When was the last time that you actually did a professional business check up?

Do you run or own an EPC Solar Company? Are you a solar sales manager or a solar sales director who wants to deliver better results? If so, first you need to know what is your current COA to measure your sales and marketing success.  

We hope you find this blog informative and helpful to optimize your solar business. Your business optimization shall result in a better profitability with no need to increase your prices.

What is COA (Cost of Acquisition)? It is also known as CAC (Customer Acquisition Cost). It is the cost of convincing a potential homeowner to buy or lease a solar power system from you. And, in business terms, COA is a metric that is used to measure the success of your sales and marketing campaigns. The use of this metric has been growing in the solar industry as the market is getting more and more competitive while the whole industry is getting closer to the scheduled expiration date (2022) of the 30% ITC (Investment Tax Credit).

As you may have surmised, the COA metric is directly important to two parties: solar companies and customers. It is important to the solar companies because it determines how much they have to pay to acquire an installation that must be recouped. And, it is important to the second party because it determines how much they have to pay for their solar power system.

How to measure your COA?

Basically, the COA can be calculated by simply dividing all the sales and marketing costs (advertisements, payroll, commissions, etc.) spent on acquiring installations by the number of installations. The following explanation should give you a better understanding of the variables that control your COA:

COA = COM + COS

COM (Cost of Marketing) is all of the marketing costs spent on acquiring solar installations DIVIDED by the number of installations. For example: If in a given year you paid total of $470,000 in marketing costs (advertisements, payroll, etc.) to acquire 360 residential installation, then your COM is equal to $1,305 per installation.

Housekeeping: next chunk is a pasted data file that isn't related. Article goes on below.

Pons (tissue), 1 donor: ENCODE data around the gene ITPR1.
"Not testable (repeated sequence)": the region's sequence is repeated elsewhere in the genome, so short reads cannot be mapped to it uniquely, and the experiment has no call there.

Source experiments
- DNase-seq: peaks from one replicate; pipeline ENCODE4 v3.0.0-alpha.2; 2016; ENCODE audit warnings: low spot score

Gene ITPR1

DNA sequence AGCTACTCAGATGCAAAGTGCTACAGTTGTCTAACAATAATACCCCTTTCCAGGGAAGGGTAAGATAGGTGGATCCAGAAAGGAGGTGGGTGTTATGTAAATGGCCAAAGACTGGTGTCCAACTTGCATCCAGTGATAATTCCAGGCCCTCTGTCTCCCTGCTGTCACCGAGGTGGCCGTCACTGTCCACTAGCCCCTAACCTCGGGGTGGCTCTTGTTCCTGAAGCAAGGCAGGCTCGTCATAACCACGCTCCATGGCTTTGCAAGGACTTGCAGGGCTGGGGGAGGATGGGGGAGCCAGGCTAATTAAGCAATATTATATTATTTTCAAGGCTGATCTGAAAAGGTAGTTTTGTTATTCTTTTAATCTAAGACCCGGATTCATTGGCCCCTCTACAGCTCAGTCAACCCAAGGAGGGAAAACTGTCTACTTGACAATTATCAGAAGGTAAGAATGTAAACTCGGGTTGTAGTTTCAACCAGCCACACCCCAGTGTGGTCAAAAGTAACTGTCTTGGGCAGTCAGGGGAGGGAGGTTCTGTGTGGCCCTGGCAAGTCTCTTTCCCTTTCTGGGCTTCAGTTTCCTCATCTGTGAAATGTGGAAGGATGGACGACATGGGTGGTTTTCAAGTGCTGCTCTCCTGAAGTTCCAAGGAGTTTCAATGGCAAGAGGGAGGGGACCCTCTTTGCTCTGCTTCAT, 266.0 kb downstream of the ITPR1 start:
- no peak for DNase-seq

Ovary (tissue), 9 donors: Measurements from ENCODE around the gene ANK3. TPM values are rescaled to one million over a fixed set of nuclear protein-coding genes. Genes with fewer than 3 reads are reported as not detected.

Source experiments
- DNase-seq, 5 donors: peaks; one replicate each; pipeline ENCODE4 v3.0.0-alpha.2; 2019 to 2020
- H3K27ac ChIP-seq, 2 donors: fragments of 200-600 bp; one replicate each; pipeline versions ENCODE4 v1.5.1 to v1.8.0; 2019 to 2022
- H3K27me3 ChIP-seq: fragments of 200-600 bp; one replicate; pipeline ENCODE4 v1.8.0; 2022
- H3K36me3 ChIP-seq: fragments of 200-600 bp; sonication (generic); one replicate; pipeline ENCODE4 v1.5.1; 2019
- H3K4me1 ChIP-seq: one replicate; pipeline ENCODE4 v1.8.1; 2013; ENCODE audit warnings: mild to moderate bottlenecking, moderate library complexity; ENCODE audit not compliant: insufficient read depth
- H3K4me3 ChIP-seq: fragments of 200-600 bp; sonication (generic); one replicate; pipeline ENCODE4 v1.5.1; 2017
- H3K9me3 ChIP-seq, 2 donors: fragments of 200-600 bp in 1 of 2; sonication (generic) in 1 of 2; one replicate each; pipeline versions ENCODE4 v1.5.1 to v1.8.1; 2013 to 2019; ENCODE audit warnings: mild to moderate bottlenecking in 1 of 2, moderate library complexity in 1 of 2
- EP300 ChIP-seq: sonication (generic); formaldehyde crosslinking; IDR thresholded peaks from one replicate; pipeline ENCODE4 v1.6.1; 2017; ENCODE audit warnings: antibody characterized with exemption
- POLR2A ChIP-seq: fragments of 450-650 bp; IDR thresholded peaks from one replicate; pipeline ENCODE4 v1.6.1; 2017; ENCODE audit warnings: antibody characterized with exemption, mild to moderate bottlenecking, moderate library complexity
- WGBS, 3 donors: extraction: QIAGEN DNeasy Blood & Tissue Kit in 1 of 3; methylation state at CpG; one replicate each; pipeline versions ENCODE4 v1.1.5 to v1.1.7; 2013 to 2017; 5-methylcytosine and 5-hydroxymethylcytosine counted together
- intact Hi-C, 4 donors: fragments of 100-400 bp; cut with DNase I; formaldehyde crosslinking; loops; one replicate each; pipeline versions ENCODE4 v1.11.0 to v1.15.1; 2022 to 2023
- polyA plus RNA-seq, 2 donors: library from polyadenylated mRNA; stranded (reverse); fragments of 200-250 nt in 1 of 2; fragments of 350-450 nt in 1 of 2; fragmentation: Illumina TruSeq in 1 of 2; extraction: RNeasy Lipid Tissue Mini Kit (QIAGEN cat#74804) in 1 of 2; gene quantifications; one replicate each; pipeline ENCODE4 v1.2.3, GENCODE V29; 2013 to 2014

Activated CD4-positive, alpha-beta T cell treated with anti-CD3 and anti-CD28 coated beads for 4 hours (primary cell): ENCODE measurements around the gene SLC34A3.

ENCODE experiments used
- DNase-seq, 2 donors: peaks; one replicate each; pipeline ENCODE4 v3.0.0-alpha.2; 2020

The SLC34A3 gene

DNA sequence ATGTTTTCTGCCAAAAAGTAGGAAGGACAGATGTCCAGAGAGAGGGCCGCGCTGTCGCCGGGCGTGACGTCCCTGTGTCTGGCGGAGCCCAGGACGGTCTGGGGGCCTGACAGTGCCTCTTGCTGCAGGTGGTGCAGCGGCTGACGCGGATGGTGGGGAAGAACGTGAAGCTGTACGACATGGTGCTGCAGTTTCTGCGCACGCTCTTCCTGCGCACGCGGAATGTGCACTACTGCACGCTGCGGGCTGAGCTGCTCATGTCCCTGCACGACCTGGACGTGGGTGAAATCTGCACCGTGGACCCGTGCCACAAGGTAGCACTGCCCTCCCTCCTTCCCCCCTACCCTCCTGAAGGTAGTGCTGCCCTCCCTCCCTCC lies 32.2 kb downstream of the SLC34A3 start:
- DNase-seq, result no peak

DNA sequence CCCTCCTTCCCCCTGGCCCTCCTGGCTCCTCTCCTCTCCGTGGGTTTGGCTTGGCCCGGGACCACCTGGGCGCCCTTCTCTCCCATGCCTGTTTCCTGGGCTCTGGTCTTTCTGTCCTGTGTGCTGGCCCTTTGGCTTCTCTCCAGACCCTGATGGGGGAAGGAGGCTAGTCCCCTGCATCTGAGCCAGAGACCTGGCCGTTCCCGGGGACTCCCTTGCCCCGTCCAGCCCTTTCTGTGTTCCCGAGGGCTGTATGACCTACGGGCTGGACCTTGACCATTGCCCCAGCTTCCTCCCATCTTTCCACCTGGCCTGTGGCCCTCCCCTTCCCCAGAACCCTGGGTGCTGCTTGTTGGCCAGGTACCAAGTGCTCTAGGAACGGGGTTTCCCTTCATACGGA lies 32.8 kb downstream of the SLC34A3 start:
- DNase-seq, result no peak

COS (Cost of Sales) is all of the sales costs spent on acquiring solar installations DIVIDED by the number of installations.  For example: If in a given year you paid total of $320,000 in sales costs (commission, payroll, etc.) to acquire 360 residential installation, then your COS is equal to $889 per installation.

This means your COA per project in our example is $2,194. This is your COA across all system sizes that you installed. 

The next step is to find out if your COA is within industry standards or not. In order to find out if your COA is within the industry average, first we need to find out what is your average KWDC solar system installed per installation.

Average KWDC (Killo-Watt-DC) solar system installed = Total KWDC installed in a year DIVIDED by the total number of completed installations in the same year.

For example, if you installed 1,980 KWDC with 360 projects, then it means your average KWDC installed per project is 5.5 KWDC.

Ok. So, now we can go ahead and calculate your COA per KWDC: COA per project DIVIDED by the Average KWDC installed per project. In our example, the COA per KWDC is $399 or $0.399 per WDC (Watt-DC).

Now, we need to find out what is your COA Ratio. Here is the formula: your COA per WDC DIVIDED by your average price per WDC.

That requires you to calculate your average price per WDC by using the following formula: The total dollar amount of your EPC solar contracts in a given year DIVIDED by the total KWDC installed in that year.

Your COA Ratio in our example is equal to 12.9% if your average price per watt is $3.10 per WDC.

Once you know your COA, then you can determine what is the efficiency of your sales and marketing campaigns. 

  • Can your solar sales and marketing process be improved?
  • Are you making the right marketing investments?
  • How effective are your marketing campaigns?
  • What is your marketing efficiency?
  • Is your sales process effective enough?
  • Where might you be losing business?
  • How strong is your advisors team’s conversion ratio?
  • Do you have an effective and user friendly proposal tool?
  • How smooth is your project hand-off from sales to operations? When properly functioning, it should minimize your cancellation ratio while increasing your referral rate.

All of these directly affect your COA.  Attention to these should help you to lower your COA, resulting in an obvious competitive advantage for YOUR COMPANY over your competition.

Energy Advisor Hub (as a cloud-technology conglomerate) provides a powerful solar sales and marketing software as a service to solar companies. Our aim is to optimize the solar industry, one company at a time. Please call us at (833) 2-THE-HUB or send an email to info@EnergyAdvisorHub.com.

According to industry research organizations and various industry publications such a GreenTech Media, the solar industry must lower Soft Costs of solar installations, and COA is one the main ones.

Solar Companies turn to Energy Advisor Hub to optimize their sales and marketing process while increasing their business volume.